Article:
Bhutans religion | Buddha Shakyamuni | The teachings of Buddha

The Buddha's teachings

A lot of the teaching of the Buddha Shakyamuni was, in one form or another, already known in the India of the fifth century B.C. What was new for that time, however, was that a religious master explicitly regarded such philosophical problems as the questions concerning nirvana, the absolute, the cosmological explanation of the world, or the existence of a human soul, as being of secondary importance.

The Buddha did not want to explain philosophical points, but teach meditative practices which should lead to the one and only aim - the release of the cycle of rebirths.



At the centre of the Buddha's first sermon in the Deer Park of Sarnath were the »Four Noble Truths« (aryasatyani in Sanskrit) and the »Noble Eightfold Path« (aryastangamarga in Sanskrit), which, until today, have formed the centre of all forms of Buddhism.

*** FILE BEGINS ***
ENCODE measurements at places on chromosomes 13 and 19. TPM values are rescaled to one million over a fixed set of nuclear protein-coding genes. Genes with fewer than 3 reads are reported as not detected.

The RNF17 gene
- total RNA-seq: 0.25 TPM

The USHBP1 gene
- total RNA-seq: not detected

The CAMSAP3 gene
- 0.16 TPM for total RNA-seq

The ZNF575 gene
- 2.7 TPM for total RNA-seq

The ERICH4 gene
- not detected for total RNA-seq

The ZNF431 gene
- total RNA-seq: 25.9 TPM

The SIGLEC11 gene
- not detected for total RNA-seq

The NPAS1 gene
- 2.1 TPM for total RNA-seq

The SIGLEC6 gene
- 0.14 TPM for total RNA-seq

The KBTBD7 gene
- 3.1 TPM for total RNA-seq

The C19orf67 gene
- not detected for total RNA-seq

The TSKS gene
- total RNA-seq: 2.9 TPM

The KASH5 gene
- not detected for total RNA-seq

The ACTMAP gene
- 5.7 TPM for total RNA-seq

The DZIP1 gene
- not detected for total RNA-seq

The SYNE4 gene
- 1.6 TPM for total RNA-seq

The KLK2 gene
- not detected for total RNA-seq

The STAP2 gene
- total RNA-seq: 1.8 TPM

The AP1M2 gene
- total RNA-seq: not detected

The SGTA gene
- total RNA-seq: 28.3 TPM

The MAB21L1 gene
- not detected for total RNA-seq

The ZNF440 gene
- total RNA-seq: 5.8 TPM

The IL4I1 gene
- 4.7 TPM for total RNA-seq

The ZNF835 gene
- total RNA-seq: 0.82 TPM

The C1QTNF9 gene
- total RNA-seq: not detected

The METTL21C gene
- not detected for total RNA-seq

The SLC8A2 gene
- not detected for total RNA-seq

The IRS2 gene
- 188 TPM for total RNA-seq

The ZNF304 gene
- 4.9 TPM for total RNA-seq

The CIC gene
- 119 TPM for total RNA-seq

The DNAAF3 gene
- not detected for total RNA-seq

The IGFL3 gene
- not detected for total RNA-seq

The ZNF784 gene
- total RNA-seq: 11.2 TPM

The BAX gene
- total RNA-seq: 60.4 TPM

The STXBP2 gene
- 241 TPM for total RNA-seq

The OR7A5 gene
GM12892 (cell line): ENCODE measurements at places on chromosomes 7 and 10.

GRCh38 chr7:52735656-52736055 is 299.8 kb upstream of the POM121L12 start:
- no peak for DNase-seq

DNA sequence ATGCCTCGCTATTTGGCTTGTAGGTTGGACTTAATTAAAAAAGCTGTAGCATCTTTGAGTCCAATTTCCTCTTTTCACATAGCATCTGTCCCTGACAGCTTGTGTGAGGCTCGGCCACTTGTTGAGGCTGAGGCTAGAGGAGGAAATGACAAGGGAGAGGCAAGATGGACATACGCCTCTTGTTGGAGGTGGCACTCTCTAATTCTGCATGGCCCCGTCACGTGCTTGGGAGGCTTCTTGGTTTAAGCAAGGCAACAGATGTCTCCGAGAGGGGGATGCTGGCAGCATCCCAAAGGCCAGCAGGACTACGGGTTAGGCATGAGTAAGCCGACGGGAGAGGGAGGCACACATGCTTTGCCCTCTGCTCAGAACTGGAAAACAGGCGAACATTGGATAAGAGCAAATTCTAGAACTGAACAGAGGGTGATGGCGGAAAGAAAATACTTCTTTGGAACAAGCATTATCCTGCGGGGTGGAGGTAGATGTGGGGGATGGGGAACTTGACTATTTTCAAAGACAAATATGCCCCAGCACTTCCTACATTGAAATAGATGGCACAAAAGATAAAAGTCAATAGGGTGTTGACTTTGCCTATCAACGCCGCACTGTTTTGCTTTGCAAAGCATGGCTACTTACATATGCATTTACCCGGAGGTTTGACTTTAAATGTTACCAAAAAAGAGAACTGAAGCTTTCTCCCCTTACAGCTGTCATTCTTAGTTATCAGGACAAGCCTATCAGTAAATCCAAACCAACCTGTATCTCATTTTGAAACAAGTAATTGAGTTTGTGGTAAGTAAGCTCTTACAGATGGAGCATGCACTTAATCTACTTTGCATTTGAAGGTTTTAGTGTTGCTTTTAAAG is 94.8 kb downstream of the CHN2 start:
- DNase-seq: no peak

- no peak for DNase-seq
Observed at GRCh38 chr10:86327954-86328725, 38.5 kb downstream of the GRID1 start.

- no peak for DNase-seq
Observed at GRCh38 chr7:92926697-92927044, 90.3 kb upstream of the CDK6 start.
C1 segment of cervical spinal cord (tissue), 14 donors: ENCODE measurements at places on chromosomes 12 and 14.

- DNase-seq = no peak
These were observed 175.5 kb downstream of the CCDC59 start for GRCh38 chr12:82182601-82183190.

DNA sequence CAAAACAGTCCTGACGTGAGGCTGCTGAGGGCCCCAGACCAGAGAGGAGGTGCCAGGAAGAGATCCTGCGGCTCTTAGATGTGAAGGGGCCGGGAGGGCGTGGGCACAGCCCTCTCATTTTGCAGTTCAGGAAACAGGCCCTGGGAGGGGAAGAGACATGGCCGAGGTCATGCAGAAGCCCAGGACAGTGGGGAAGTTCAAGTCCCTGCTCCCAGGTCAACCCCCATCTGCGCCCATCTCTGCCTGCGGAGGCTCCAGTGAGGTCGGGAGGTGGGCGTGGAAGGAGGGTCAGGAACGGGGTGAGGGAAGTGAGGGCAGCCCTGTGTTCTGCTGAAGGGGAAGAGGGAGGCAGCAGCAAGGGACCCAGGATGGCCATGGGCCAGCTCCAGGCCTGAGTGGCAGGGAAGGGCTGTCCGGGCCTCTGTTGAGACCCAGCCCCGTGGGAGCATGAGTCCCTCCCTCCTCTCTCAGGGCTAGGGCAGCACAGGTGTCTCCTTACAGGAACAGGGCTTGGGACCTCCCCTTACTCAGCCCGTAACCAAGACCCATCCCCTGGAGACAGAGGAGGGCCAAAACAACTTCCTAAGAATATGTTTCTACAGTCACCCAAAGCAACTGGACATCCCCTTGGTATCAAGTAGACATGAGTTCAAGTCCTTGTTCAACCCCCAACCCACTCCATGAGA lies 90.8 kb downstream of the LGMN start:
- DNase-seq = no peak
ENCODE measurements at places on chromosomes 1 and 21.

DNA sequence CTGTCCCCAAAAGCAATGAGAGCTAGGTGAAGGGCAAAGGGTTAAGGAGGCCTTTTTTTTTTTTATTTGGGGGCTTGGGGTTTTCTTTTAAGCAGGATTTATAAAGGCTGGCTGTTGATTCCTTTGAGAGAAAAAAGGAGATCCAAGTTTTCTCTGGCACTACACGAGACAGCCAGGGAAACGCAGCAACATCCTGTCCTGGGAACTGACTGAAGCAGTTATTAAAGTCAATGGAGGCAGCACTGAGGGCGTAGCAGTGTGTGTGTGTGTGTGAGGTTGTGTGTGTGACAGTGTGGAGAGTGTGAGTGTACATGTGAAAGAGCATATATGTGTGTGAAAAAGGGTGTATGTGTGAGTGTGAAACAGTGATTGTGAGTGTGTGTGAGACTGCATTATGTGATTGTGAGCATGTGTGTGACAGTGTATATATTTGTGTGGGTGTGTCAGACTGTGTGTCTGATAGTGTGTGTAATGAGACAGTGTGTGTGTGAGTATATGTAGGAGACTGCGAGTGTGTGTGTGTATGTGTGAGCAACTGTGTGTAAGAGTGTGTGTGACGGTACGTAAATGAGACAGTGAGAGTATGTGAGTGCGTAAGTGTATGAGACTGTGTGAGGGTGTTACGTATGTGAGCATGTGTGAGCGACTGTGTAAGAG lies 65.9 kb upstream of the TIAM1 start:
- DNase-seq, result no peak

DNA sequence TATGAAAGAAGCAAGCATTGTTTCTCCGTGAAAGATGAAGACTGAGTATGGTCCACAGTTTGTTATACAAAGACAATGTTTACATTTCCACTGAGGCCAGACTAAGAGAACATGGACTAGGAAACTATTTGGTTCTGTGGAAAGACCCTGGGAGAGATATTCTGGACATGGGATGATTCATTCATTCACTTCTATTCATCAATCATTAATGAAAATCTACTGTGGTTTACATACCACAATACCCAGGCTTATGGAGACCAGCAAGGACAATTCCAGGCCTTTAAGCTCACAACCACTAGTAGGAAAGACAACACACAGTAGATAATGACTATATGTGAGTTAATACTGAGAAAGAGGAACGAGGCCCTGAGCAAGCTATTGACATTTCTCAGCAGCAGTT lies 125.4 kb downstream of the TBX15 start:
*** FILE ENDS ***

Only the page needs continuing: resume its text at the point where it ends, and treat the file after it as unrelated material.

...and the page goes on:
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The Dharmacakra – the wheel of teaching – is one of the most important symbols of Buddhist doctrine. The turning of the wheel stands for the changes of the mind caused by the Buddha's teaching. The eight spokes symbolise the»Noble Eightfold Path«, which, similar to a cartwheel, leads to enlightenment through all impediments. The sign in the centre shows the wheel hub made out of four rotating Chinese yin-yang symbols and hints to the »Four Noble Truths«.
The two deer listen to the first sermon of the Buddha in the deer park of Sarnath in India.